Sports

Bears’ shooting goes cold in Ivy League matchups

McGonagill ’14 is the 25th player in Brown basketball history to reach 1,000 points

By
Sports Staff Writer
Monday, February 11, 2013

Matt Sullivan '13 looks for a pass at Princeton this weekend during a game in which the Bears struggled to keep up with the Tigers’ offense.

The men’s basketball team traveled to Princeton and Penn this weekend despite blizzard conditions, but dropped both of their Ivy League matchups. The Bears (8-12, 2-4 Ivy) could not keep pace with the Tigers’ (11-8, 4-1) high-powered offense, and foul trouble for Brown’s big men proved costly against the Quakers(5-17, 2-3).

Co-captain Sean McGonagill ’14 became the 25th player in the program’s history to score 1,000 career points in Saturday’s game against Penn, though the Bears now sit in seventh place in the Ivy League standings with eight games left to play.

 

Princeton 63, Brown 46

Rafael Maia ’15 scored 19 points, but Bruno’s offense struggled to keep pace with a high-octane Princeton team that had three starters in double digits. The Bears managed only 38 percent from the field on 19-50 field goal shooting and made only one three-pointer in 12 attempts from beyond the arc — limiting a major part of the Bears’ offense.

“I thought (Princeton) played very well,” said Head Coach Mike Martin ’04. “We got some pretty good looks that didn’t go down, but they were better than us that night as far as executing what they needed to offensively and defensively.”

Bruno kept it close at the start of the first half thanks to inside scoring from Maia, McGonagill and co-captain Matt Sullivan ’13. But the Tigers closed out the half on a 17-5 run, leaving the Bears playing catch up for the rest of the game.

“We don’t want to live and die by the three point shot, no matter who we’re playing,” Martin said. “I think we have some guys we can get the ball to down low, and I think (Maia) can be our feature guy down there.”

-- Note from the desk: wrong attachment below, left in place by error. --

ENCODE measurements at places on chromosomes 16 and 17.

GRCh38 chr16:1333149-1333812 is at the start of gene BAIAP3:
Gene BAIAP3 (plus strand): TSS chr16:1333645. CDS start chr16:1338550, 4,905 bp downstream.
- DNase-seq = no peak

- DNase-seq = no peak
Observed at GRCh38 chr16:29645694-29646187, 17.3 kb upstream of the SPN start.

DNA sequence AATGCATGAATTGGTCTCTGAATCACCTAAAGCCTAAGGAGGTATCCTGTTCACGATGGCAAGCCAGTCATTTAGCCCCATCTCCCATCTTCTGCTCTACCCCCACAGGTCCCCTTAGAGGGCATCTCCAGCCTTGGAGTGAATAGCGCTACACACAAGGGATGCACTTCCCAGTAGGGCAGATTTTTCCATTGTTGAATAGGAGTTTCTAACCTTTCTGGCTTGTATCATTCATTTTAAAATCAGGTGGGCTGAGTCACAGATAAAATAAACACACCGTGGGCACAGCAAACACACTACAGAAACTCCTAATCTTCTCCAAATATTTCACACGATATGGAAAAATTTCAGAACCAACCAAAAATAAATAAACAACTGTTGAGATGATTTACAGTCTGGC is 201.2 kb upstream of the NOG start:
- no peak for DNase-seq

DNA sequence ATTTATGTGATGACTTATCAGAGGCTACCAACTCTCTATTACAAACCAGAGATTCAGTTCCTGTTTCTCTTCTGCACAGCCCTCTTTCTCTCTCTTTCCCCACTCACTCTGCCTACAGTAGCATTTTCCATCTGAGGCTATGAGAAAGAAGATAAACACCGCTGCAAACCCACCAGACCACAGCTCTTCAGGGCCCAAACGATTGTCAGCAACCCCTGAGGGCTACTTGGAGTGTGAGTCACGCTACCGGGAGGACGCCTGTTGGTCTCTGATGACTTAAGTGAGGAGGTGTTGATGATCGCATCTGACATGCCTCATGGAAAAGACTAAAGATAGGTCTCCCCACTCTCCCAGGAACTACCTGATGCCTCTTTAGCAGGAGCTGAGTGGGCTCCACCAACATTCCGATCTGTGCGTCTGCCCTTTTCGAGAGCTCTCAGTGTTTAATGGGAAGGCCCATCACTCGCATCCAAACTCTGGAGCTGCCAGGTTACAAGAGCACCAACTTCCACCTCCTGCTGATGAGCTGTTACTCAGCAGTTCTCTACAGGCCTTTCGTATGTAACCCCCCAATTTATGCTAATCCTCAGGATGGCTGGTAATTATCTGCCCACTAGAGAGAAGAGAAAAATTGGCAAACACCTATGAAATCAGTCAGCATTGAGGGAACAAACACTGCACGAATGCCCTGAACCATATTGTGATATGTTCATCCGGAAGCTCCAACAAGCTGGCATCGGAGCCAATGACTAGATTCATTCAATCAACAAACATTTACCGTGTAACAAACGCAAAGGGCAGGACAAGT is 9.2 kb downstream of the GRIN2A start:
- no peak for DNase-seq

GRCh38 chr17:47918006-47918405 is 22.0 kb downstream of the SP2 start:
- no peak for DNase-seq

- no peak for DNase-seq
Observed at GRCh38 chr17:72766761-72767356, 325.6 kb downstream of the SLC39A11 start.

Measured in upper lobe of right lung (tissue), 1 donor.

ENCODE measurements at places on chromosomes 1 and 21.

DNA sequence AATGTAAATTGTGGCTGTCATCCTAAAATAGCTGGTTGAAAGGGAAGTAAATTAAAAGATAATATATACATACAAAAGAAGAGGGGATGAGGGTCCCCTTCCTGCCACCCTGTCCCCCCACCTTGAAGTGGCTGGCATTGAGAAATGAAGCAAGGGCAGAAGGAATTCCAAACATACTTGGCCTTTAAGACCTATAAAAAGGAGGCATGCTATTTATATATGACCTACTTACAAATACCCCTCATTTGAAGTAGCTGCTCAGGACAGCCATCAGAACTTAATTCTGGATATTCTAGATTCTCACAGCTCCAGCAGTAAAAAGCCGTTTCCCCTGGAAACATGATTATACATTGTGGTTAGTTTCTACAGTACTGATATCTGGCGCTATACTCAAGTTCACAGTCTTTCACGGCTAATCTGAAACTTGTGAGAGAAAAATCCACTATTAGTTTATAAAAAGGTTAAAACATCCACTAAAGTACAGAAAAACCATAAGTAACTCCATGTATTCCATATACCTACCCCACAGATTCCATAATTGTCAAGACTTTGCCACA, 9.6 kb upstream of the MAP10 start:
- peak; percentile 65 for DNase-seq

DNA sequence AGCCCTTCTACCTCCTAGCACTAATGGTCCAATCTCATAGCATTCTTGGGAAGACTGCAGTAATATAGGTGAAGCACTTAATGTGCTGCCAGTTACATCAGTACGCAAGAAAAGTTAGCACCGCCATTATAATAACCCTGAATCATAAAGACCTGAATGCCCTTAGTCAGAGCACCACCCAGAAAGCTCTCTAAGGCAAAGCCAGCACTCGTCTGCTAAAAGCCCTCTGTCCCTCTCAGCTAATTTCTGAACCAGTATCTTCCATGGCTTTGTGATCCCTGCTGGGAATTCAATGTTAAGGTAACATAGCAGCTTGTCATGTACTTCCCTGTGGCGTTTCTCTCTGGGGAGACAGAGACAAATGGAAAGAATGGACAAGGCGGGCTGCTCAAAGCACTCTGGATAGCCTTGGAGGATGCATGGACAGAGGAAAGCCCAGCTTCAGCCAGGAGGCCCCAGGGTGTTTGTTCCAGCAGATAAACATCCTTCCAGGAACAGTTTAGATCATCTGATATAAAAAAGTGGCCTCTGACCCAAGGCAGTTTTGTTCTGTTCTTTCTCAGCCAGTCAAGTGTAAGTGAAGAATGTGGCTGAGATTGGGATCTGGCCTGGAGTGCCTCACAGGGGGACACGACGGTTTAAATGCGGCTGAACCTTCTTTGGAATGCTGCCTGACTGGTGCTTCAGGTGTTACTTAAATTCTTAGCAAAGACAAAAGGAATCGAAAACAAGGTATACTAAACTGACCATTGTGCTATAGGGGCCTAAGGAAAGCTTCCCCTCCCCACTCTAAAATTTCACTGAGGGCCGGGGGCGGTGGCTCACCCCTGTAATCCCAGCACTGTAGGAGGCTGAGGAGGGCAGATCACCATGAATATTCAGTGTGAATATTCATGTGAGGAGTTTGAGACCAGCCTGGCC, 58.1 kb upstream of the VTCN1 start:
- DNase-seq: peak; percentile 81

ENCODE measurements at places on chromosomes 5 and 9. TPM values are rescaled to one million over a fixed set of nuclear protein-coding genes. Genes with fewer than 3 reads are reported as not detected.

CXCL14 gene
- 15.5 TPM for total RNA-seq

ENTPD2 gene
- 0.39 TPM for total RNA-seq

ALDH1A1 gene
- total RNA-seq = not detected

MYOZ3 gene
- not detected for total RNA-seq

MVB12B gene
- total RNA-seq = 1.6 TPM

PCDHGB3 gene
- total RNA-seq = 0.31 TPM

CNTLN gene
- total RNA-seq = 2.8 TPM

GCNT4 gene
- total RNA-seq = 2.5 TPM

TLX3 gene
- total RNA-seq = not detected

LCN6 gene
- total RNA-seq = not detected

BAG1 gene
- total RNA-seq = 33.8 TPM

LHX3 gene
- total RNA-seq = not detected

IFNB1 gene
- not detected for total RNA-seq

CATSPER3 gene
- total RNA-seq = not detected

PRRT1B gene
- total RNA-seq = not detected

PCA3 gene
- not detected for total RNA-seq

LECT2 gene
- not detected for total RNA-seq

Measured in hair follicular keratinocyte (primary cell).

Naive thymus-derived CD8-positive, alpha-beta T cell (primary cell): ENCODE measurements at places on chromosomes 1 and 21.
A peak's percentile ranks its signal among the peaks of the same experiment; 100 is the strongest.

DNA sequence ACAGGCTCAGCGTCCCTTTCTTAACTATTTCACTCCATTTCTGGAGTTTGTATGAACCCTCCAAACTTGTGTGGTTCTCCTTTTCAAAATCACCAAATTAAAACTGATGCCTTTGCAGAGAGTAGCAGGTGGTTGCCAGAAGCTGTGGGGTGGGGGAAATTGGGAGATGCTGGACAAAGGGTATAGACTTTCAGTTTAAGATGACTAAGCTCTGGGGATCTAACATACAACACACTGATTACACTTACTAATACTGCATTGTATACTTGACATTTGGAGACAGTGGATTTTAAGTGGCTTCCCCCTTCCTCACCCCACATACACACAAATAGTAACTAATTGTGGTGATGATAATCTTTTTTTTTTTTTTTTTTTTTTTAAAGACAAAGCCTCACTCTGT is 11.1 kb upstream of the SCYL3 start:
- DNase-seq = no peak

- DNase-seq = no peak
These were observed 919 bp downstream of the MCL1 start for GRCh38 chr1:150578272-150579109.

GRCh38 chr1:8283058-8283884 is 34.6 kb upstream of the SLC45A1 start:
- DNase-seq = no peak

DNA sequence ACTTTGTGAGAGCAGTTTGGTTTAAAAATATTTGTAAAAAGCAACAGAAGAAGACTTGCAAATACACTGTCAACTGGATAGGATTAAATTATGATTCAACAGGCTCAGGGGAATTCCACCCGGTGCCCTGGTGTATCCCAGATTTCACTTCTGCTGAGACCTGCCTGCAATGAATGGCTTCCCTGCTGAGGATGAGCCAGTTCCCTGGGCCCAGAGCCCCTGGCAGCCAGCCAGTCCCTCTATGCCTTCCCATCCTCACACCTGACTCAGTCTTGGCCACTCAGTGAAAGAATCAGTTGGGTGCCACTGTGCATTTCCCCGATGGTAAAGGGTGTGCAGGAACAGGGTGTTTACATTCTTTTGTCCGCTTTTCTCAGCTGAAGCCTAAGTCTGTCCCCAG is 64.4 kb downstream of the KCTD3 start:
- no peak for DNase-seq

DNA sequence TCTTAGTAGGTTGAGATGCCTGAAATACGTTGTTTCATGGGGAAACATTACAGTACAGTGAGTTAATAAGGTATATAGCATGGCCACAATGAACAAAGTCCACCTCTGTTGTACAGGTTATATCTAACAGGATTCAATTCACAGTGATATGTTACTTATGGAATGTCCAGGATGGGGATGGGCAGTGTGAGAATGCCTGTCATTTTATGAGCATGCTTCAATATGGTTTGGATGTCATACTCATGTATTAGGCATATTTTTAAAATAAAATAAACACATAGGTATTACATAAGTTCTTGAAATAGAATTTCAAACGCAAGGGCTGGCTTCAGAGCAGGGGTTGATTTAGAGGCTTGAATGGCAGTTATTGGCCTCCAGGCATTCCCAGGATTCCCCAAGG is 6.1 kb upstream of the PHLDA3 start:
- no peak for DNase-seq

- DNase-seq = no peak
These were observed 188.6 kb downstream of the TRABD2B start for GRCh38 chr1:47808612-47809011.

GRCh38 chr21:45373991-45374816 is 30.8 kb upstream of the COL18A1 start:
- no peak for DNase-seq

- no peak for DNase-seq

Princeton jumped out to a 55-33 lead — its largest of the game — with seven minutes remaining, thanks to a flurry of threes from Denton Koon. Bruno’s only three-pointer of the game came as a consolation trey from Tucker Halpern ’13.5 with 30 seconds left as the Bears fell 63-46.

 

Penn 71, Brown 48

McGonagill earned a place in Brown basketball history on an otherwise difficult night for the Bears, who again struggled to find their rhythm on the offensive end. The Bears controlled the paint offensively, but again struggled from three-point range, going just 2-18. Foul trouble for big men Maia, Halpern and Cedric Kuakumensah ’16 made it difficult for the Bears to stay within striking distance.

Bruno led for most of the first half, establishing a 20-16 lead after a jumper from Kuakumensah with six minutes to go in the period. But foul trouble kept Maia and Kuakumensah on the bench for the rest of the period as Penn took the lead to close out the half, 28-25.

“Offensively in the first half we got a lot of good looks and scored a lot of buckets inside, off post-play,” Martin said. “As the game went on, I thought (Penn’s) speed and quickness and pressure continued to bother us.”

McGonagill scored his 1,000th point one minute into the second half off a jumper. He now has 1,006 points after his 12-point performance, making him the 25th highest scorer in Brown’s history.

“This shows Sean has contributed to this program quite a bit in his two and a half years here, and we expect him to continue that for the remainder of this season and into next season,” Martin said.

The Quakers kept up their scoring in the second half thanks to success from three-point land, going 6-8 in the half. Miles Cartwright — who scored 28 points in the game — led the Penn offense in the second period. His fifth trey of the game gave his team a 61-43 lead with six minutes remaining. Any chance of a Bruno comeback was stifled, and the game ended 71-48 in Penn’s favor.

Bruno finally returns home to the Pizzitola Center to host Columbia (10-10, 2-4) on Friday and Cornell (11-12, 3-3) on Saturday after five straight road games.

“Being back home will be nice, but it doesn’t mean anything if we don’t play with passion or the energy necessary to win,” Martin said.